Summary: Christmas lends itself naturally to study of the Incarnation of our Lord. The truth of this doctrine is found in more places in the Word than we might imagine. Thus, the Incarnation is foundational to our understanding Christ's deity.
“Long ago, at many times and in many ways, God spoke to our fathers by the prophets, but in these last days he has spoken to us by his Son, whom he appointed the heir of all things, through whom also he created the world. He is the radiance of the glory of God and the exact imprint of his nature, and he upholds the universe by the word of his power. After making purification for sins, he sat down at the right hand of the Majesty on high, having become as much superior to angels as the name he has inherited is more excellent than theirs.
“For to which of the angels did God ever say,
‘You are my Son,
today I have begotten you?’
‘I will be to him a father,
and he shall be to me a son?’
“And again, when he brings the firstborn into the world, he says,
‘Let all God’s angels worship him.’” 
We are rapidly approaching the day of feasting when we remember the birth of our Saviour—soon, it will be Christmas day. While the whole world will celebrate this day, too many of those celebrating will be ignorant of what they are celebrating. People will exchange gifts, dine sumptuously on rich foods before falling into a turkey coma, and some will become drunk on choice wines, but many of those celebrating—dare I say most—will give no thought to what they are celebrating. Ostensibly, the world will be celebrating the birth of the Son of God. The world ignored His birth when He was born, but the world will assuredly celebrate this year. Celebrating is almost mandatory.
For many years it has been my policy to speak of the Incarnation of the Christ during the Advent season. This policy is assuredly appropriate; we are, after all, rejoicing in the knowledge that God sent His Son to redeem His elect saints. Moreover, focusing on the Incarnation of the Christ is in line with the practise of almost all the churches of Christendom, even those churches that deny the foundational truths that define us as followers of the Christ.
It has always intrigued me that even the pagans celebrate Christmas; and many unsaved people will attend services during this holy season. I don’t say that the unsaved of our world seek to acknowledge Christ, but the trappings surrounding the fête are prominent throughout multiple societies.
What should be obvious is that providing sound instruction concerning the Person of the Christ is a good practise. Such teaching will equip the saints for a godly life and enable them to answer those who question whether Jesus is very God in human flesh. Also, providing the teaching of the Word concerning who the Christ is will perhaps open the heart of many outsiders to look to the Saviour and thus be saved.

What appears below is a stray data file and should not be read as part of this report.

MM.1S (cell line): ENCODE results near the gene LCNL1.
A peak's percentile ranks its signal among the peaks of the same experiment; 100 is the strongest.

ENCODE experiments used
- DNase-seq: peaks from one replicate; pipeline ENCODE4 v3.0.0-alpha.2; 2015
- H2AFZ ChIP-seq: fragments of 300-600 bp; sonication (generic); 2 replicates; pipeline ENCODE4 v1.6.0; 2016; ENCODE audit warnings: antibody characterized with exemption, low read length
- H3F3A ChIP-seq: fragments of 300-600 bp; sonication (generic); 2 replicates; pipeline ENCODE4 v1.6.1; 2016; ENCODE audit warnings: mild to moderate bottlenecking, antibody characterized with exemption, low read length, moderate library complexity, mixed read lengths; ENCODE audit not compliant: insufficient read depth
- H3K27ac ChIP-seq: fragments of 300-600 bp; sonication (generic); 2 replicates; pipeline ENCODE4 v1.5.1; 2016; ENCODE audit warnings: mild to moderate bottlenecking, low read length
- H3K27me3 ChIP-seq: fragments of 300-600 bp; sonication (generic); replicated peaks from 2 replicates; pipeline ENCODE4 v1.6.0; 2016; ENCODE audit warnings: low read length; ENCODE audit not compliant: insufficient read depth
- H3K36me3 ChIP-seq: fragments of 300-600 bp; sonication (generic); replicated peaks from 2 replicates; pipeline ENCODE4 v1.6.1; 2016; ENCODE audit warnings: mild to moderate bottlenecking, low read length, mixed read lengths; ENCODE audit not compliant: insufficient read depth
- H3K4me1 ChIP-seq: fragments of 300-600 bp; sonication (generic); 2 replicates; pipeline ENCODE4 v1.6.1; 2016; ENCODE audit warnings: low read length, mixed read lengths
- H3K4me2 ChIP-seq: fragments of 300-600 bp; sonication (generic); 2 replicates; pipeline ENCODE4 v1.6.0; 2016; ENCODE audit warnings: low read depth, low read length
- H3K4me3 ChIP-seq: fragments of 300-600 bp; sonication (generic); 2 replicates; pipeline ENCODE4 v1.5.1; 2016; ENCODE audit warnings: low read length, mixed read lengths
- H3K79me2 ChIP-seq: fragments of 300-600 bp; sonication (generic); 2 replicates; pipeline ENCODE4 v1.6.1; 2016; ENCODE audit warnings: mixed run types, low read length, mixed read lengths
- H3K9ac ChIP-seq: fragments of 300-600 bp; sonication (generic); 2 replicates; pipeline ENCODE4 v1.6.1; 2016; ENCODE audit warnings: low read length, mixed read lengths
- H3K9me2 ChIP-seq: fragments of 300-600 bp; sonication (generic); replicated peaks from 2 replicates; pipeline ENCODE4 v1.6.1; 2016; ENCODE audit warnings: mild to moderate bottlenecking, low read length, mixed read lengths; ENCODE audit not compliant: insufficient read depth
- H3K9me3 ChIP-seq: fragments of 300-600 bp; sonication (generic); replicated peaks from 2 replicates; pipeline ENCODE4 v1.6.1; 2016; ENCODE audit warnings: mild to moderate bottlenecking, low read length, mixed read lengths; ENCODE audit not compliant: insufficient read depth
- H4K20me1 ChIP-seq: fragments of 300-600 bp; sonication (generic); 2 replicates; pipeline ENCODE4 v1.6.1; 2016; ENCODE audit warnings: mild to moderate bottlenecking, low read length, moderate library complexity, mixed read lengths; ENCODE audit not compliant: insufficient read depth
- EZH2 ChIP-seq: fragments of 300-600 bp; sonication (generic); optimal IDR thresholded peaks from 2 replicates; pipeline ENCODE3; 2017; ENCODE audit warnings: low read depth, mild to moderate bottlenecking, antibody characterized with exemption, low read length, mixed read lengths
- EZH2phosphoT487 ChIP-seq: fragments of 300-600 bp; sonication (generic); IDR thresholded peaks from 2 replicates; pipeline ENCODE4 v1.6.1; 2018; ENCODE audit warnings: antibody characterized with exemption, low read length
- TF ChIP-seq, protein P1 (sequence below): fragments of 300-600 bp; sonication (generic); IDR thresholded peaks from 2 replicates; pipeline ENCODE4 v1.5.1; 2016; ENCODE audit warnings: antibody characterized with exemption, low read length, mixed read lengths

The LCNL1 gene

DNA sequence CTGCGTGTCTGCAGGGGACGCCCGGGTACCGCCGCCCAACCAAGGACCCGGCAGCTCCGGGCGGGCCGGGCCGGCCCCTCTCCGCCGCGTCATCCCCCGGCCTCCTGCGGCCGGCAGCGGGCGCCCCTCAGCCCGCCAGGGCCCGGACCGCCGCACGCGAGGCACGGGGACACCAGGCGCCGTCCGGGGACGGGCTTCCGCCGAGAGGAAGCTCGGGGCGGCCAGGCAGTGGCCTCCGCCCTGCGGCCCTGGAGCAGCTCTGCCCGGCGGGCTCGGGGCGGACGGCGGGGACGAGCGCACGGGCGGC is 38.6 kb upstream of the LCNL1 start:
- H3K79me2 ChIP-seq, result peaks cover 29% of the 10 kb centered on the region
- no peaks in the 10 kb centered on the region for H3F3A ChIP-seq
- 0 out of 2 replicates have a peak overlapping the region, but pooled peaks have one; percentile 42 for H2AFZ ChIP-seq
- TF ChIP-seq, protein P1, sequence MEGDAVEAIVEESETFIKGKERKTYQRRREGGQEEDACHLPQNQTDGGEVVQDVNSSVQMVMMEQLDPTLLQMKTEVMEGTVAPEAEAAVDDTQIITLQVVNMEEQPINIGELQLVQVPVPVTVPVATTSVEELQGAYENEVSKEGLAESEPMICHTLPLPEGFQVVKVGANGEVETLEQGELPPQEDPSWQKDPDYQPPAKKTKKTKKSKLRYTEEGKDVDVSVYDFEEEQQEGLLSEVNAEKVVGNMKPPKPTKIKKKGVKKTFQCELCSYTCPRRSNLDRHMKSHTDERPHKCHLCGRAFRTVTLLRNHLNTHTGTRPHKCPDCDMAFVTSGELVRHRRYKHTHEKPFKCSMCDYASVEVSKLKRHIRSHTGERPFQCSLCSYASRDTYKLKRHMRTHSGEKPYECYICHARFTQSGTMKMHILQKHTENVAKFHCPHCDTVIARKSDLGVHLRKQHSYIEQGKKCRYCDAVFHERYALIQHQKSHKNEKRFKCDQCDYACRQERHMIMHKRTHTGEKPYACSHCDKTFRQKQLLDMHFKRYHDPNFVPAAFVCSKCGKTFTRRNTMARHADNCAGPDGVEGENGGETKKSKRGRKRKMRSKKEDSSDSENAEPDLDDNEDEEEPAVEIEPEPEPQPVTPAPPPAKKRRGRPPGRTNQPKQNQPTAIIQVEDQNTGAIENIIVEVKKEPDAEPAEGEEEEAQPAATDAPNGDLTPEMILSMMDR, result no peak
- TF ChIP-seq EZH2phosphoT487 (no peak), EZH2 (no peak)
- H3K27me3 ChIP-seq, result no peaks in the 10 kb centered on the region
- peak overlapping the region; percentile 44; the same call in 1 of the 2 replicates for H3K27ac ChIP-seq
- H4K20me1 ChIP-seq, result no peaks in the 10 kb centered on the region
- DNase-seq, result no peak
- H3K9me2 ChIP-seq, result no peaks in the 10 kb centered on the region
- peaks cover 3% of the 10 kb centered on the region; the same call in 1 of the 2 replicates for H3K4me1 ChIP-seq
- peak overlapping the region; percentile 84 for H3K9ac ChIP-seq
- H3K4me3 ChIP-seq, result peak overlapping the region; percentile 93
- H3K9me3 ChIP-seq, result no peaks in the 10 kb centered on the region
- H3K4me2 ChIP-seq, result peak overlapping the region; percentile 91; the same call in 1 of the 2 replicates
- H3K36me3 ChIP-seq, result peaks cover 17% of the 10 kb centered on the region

Among the portions of the Word that present Jesus as God in human flesh, are these verses that constitute our text for this day. These are not the only verses that present Jesus as the Son of God, but they are powerful verses. As such, they merit our careful consideration. Let’s study God’s declaration as presented in HEBREWS 1:1-6.
GOD SPEAKS — “Long ago, at many times and in many ways, God spoke to our fathers by the prophets, but in these last days he has spoken to us by his Son, whom he appointed the heir of all things, through whom also he created the world. He is the radiance of the glory of God and the exact imprint of his nature, and he upholds the universe by the word of his power. After making purification for sins, he sat down at the right hand of the Majesty on high, having become as much superior to angels as the name he has inherited is more excellent than theirs” [HEBREWS 1:1-4].
Wherever Christians gather, you will sometimes hear some earnest soul assert, “The Lord told me,” or some variation of that statement. The individual making such a statement is obviously claiming to have a message from God, and they feel they must share what they have heard. I am hopeful that most believers making an assertion of this nature mean nothing more than that for the first time they have recognised some truth through studying the Scriptures. Tragically, such is not always the case.
It is beyond the pale of reason to think that anyone can discover “new” information from reading the Word. We can discount any expectation that anything “new” will be learned from our own reading of Scripture. The old adage still prevails:
If it is new; it isn’t true.
If it is true; it isn’t new.
I suppose some few may mean that they sense some particular guidance from the Spirit of God as they are confronting a particular challenge or as they make some particular decision. I would hope they were implying that they were dependent upon the Lord for whatever they faced, that they were seeking His will as they make decisions. However, there are some who actually mean to imply that God has spoken to them in some audible manner. These individuals may wish to convey the sense that they have some super-capacity to actually receive direct, specific communication with God. What is often obvious from such souls is that they actually believe their message is mandatory for fellow worshippers. Let me caution that an impression is not a definite word from God. God has spoken audibly in the past; but it is clearly the exception and not the rule.